Noting «a highly supportive summer period [an unusual thing for the ‘normal’ airfreight market] stretched inventories and the reopening of economies post-Covid», Peter Stallion, head of air and containers at FIS, noted in today’s Baltic Exchange newsletter that the market would likely see both strong demand and «strong forward capacity».
Much of course still hangs on the return of long-haul passenger traffic. He added: «Owned charter capacity is still king. However, as rates come off — and passenger-freighters become less viable — we may also see another rebound in rates as capacity goes offline, and then comes back online, as demand and prices recover.»
Rates are currently between 60% and 120% higher than pre-Covid levels, depending on the tradelane.
Westbound transatlantic and Asia to Europe have both seen drops of some 8% since May, while Asia to North America has fallen further, 9% from Hong Kong and 16% from Shanghai, according to the Baltic Air Freight Index. Year on year, lanes to North America are generally higher, while lanes to Europe are lower.
Bruce Chan, VP global logistics for Stifel, said he didn’t expect a return to ‘normal’ rates for a while.
Noting that air freight rates are now connected to passenger demand, epidemiology and port operations, he said none of the factors pointed toward «structurally lower rates anytime soon».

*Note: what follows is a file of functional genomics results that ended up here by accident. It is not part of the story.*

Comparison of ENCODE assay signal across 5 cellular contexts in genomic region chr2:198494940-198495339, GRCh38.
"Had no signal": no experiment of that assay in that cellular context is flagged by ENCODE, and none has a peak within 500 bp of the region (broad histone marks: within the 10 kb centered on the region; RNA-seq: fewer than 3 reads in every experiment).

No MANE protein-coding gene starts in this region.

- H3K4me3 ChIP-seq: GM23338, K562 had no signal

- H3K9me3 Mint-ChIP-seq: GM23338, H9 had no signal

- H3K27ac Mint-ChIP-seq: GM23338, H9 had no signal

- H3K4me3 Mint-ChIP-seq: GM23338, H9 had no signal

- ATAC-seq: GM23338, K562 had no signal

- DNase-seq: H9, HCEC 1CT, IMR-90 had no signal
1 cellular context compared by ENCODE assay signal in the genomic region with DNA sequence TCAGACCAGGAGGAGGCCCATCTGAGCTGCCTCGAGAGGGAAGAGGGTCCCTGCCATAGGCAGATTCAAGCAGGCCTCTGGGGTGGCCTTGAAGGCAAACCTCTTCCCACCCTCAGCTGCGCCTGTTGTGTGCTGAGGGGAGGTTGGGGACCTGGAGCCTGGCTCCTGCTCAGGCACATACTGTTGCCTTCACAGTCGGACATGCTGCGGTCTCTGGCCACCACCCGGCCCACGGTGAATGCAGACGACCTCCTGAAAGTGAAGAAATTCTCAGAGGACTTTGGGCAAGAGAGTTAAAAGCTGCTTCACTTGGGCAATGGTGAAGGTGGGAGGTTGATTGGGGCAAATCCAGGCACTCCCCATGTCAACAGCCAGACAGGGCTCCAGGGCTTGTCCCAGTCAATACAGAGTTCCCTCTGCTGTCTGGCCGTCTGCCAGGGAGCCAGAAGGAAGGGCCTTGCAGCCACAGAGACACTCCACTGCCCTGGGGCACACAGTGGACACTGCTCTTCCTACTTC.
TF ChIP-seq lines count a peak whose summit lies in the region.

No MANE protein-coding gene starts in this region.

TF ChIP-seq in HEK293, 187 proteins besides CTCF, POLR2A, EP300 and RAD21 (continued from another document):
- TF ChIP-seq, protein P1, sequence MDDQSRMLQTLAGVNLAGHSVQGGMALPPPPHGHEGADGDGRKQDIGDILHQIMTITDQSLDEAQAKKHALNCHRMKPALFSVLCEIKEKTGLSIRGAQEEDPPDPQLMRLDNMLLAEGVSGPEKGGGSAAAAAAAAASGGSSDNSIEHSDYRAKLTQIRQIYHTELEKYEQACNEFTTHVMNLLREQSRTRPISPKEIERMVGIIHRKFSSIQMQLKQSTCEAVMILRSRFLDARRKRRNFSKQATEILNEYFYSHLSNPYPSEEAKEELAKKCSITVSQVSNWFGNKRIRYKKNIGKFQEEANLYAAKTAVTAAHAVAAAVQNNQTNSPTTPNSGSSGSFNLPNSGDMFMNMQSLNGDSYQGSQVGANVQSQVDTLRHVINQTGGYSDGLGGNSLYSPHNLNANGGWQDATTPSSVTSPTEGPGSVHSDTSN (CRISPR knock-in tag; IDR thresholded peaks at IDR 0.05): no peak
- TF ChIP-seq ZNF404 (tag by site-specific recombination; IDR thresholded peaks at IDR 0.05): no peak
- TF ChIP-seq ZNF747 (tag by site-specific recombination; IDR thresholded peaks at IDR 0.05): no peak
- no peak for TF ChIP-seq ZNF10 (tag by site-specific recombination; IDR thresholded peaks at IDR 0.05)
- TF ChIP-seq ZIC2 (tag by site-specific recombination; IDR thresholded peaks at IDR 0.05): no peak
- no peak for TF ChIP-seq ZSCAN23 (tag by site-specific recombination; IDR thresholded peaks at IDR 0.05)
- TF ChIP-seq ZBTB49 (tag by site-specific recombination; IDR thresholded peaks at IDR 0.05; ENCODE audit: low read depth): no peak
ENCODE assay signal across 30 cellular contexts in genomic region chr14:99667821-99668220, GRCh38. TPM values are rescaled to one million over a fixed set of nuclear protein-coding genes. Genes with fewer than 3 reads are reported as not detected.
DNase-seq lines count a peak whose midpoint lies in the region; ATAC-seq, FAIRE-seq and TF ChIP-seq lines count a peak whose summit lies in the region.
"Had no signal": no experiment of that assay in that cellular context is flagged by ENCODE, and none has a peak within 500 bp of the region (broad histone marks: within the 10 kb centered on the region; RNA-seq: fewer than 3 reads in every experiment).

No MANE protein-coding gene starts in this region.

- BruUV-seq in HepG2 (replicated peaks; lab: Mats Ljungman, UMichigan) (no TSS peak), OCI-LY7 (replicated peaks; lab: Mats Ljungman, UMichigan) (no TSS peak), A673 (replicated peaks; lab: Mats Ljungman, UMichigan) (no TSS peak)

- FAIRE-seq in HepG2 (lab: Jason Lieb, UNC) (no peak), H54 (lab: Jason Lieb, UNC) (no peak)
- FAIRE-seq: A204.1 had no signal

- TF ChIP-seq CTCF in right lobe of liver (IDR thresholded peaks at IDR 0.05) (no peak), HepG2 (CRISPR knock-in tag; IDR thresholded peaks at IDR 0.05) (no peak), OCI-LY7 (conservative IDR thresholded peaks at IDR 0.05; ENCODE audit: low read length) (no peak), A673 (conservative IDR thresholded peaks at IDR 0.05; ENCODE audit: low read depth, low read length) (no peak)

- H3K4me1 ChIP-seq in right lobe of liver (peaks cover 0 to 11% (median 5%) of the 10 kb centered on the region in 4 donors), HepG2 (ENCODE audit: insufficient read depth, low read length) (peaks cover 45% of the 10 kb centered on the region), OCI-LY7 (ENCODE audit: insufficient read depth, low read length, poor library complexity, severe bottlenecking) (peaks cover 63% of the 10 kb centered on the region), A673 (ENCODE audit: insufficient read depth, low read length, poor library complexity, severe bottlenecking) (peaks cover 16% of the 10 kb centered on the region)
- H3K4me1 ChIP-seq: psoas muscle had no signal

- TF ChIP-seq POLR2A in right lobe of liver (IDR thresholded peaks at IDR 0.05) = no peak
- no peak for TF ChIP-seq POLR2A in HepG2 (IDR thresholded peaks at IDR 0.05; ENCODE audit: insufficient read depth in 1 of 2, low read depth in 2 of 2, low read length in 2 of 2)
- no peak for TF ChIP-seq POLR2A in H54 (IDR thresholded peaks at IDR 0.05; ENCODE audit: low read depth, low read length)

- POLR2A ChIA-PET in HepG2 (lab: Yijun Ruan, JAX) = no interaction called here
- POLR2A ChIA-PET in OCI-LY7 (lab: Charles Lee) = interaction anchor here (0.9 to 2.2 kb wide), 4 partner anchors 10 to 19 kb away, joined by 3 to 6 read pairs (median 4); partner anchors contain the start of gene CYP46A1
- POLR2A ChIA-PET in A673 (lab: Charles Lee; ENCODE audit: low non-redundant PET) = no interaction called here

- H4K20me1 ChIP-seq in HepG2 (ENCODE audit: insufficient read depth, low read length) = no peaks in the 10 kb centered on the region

Stifel reiterated that it didn’t see a big return for long-haul passenger travel before 2023 or 2024, but Mr Chan said rates were unlikely to stay at this level for another three years.
But he added: «There are structural factors that may keep rates higher than before, including the global rise of e-commerce and the fractionalisation of supply chains in search of labour, capacity and production diversification.
«And several large freight forwarders have now declared air charter to be a permanent part of their service offering, not just peak capacity infill»
Stifel said rates could be expected to remain high until next year, and were likely to rise soon.
«Recall that there was no back-to-school season in 2020, retailer inventories remain near historic lows, ocean capacity remains under pressure and port terminal bottlenecks and trucking shortages are increasing hinterland lead times.
«These factors will be slow to unwind, in our view, and leave precious few alternatives to airfreight for shippers in need, especially if we see a Q4 peak. So, as little relief as the current lull offers to purchasers of airfreight capacity, we do expect things to get worse before they get better.»